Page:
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Reuters cameraman Fadil Shana'a buried

April 17, 2008 3:29 P.M. (Updated: April 17, 2008 3:29 P.M.)
Gaza - Ma'an - There were two coffins in the funeral procession for Reuters cameraman Fadil Shana'a, one carried his lifeless corpse and the other his camera and his protective vest.

Many tears were shed at the funeral. During his career Shana'a also shed many tears as he documented bereaved mothers and children.

Twenty three-year-old Shana'a always went in pursuit of the truth and the last moments of his life were spent in pursuit of that truth. His dead body was found lying among dead Gazan children targeted by Israeli tanks in the area of Juhor ad Dik in the Gaza Strip. The last shot his camera documented was the artillery shell that killed him. The Israeli authorities said he was killed accidentally.

An eyewitness, journalist Yassir Qadih, said, "Reuters journalist Fadil Shana'a was killed while he was in a jeep which was clearly marked 'Press'."

"There was nobody around us except a group of children who we were going to film. There were no resistance groups in the area" he added.

Television footage showed the jeep, with large signs reading "Press" and "TV" with a gaping hole blown in the driver's side.

Reuter's editor Nidal Al-Mughrabi was working with Shana'a up until he was killed, "The last picture Shana'a shot was a shell and suddenly we lost contact which meant he had been killed."

"The last thing Shana'a filmed was benzene canisters in a gas station in the central Gaza Strip. Then we headed to film victims of the Israeli attacks on Juhor ad Dik. When Fadil picked up the camera and got out of the car, a tank shell ended his life," said Arafat 'Uwda, Shana'a's assistant.

Reuters stated on its web site that "Shana'a was covering events in the Gaza Strip for Reuters on a day of intense violence." "He had stepped from his car to film an Israeli tank dug in several hundred meters away, when an explosion killed him and two youths passing by. Video from Shana'as camera showed the tank opening fire. Two seconds after the shot raises dust around its gun, the tape goes blank - seemingly at the moment Shana'a was hit," the statement added.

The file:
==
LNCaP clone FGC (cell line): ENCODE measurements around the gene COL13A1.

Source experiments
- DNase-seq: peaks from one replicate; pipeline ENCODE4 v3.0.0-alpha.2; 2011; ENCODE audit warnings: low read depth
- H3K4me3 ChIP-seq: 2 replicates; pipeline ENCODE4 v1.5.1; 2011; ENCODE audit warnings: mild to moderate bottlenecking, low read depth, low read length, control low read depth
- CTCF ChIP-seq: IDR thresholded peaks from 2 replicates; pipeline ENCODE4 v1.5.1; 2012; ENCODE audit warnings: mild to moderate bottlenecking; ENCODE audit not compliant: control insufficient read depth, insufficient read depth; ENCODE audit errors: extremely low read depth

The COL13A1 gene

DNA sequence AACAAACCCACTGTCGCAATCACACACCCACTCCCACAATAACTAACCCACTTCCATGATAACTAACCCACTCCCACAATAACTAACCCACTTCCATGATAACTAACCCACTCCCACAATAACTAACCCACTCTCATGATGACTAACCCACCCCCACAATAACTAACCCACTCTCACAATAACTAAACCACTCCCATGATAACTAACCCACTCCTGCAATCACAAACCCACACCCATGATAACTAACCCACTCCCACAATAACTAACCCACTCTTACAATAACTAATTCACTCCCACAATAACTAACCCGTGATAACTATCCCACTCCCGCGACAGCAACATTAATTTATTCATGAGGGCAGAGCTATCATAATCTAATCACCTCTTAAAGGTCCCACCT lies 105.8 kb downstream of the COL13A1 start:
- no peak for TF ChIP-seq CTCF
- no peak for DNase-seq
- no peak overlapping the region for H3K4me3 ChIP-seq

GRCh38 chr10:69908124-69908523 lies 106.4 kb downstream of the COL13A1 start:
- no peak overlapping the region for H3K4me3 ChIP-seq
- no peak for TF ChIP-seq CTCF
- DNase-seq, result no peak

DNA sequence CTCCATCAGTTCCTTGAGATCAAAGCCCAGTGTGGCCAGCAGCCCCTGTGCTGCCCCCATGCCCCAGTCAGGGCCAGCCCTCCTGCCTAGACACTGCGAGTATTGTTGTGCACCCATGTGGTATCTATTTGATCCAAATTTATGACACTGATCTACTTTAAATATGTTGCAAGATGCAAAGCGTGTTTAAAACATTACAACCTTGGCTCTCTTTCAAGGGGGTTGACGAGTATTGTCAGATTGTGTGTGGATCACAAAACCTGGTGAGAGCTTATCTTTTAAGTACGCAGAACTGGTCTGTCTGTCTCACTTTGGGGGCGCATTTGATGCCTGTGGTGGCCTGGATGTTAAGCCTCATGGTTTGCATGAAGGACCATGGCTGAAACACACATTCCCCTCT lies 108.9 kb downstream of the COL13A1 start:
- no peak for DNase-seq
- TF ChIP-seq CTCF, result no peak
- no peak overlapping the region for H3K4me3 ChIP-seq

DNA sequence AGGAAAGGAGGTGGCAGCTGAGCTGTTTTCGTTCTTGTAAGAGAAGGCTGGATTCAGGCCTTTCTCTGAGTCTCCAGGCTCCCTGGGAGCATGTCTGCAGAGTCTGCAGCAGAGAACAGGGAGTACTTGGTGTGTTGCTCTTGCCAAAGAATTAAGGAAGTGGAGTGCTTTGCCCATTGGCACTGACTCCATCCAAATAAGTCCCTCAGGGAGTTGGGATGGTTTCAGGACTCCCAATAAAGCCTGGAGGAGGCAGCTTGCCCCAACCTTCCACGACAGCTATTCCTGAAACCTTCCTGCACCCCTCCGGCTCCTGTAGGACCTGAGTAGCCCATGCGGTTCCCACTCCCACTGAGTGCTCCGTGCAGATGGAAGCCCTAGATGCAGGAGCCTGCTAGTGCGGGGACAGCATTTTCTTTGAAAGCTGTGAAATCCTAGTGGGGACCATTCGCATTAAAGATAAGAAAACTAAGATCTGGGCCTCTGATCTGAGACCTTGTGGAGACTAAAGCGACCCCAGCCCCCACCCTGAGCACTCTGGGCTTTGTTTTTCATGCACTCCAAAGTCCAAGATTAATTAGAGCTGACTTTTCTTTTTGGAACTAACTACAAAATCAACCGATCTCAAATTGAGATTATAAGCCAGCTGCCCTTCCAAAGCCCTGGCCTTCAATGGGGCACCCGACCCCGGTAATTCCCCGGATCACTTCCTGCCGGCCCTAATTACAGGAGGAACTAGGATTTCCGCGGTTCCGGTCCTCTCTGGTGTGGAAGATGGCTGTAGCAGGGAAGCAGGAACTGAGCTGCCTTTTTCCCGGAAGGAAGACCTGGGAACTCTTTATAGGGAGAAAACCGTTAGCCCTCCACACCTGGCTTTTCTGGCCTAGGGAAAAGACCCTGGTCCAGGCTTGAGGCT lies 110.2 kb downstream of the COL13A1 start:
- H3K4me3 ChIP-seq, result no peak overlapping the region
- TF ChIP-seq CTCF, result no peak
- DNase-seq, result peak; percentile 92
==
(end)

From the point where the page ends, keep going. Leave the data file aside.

"My colleague Fadil Shana'a was the best and most courageous cameraman, and he got on well with everybody. But this is the destiny of every photojournalist who conveys the truth," said Rami 'Ubaid, a photojournalist for Ramatan news agency.

Fatah leader Hazim Abu Shanab, described targeting journalists as a "great crime," affirming that Israel does not recognize the Geneva Conventions. "The world should know the truth, and this is the duty of journalists," he added.

Hamas spokesperson Fawzi Barhoum said, "The Israeli occupation targets journalists in order to kill the truth and impose political plans through dismembered limbs."

Senior Islamic Jihad leader Khalid Al-Batsh said that targeting journalists was part of "the holocaust policy" announced by Israeli forces. "They kill journalists, children, women and elderly citizens without exception," he said.

Since the beginning of the Intifada in late September 2000, Israeli Forces have killed nine journalists, including an Italian and a British journalist, and have wounded at least 170 others.

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